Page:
|Full price appliance|
|Full price department|
R2 = 0.9534; Adjusted R2 = 0.9488; F Statistic = 209.389; Number of Observations = 327
Dummy variables for manufacturer/brand, miscellaneous features, color, ice maker, type of outlet, and other control variables were added in addition to the sale price dummy variable and total capacity variable.
The results of the model for the most part met a priori expectations. Determining expectations for the manufacturer/brand variables was difficult if not impossible. Several appliance manufacturers have "sub-brands" that attempt to imply different levels of quality. For example, General Electric (GE) has GE Monogram, GE Profile Performance, GE Profile, and GE. These GE sub-brands were all classified as GE by the data collectors. Separating these sub-brands into individual variables could have improved the specification of the model, but usually the higher-end sub-brands have other quality factors that explain their higher prices. Another problem is that some manufacturers make refrigerators that are then sold under a different manufacturer's name. For instance, Whirlpool manufacturers KitchenAid and Roper brand refrigerators in addition to the Whirlpool line. There were 22 different refrigerator brands in the data set. Six brands (Amana, Fridgidaire, GE, Kenmore, Maytag, and Whirlpool) accounted for 81 percent of the manufacturers/brands in the data set. Sub-Zero refrigerators were mentioned earlier in the paper as being a strong price factor. As for the rest of the manufacturers in the model, analysis of the parameter estimates does not reveal any remarkable results. Kitchenaid, Crosley, Maytag, and GE all have positive parameter estimates while Frigidaire, Magic Chef, and Abscold brands were all have negative parameter estimates. In this data set, Magic Chef and Abscold refrigerators were smaller and had fewer features.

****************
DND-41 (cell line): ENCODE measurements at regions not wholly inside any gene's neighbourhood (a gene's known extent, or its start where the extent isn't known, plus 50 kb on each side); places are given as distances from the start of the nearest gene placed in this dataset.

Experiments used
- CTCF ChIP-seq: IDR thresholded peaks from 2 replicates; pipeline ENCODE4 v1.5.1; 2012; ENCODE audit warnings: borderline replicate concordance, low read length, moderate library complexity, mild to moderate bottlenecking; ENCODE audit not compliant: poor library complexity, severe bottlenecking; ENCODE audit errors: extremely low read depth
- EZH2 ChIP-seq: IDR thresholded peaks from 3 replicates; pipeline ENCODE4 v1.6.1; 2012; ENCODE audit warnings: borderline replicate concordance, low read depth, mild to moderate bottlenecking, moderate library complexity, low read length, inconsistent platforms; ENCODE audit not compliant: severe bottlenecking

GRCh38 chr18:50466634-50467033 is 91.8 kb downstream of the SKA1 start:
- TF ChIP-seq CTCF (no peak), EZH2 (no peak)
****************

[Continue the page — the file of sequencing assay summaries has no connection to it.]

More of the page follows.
A variable for bottom freezer refrigerator was included in the model despite originally being classified as a refrigerator type. Refrigerators with bottom freezers are marketed differently than the other types of freezers — many are custom made. They are typically considered more upscale than the standard freezer on top or side-by-side refrigerator/freezer models. This type of refrigerator is becoming more popular with consumers and refrigerator manufacturers are planning on increasing their supply. The bottom freezer variable also was not highly correlated with the total capacity variable which allowed its inclusion in the model.
As for the other variables in the miscellaneous features category, the parameter estimates for sound insulation, water filtration, humidity controls, and third refrigerator drawer were all positive, while the energy saver switch had the only negative parameter estimate. The parameter estimates for these miscellaneous features variables are all consistent with assumptions.
Refrigerator color is also an important price factor. White, almond, or cream colored refrigerators are the most common color in today's market. Other colors have become much more fashionable in today's high tech kitchens. Some high-end refrigerators are now available in black, stainless steel, or even paneled with wood. Many consumers are looking to emulate professional kitchens where stainless steel is common. In a certain sense, refrigerator color serves as a proxy for perceived quality. Therefore, it is not surprising that the parameter estimates for black, stainless steel, and wood panel are all positive.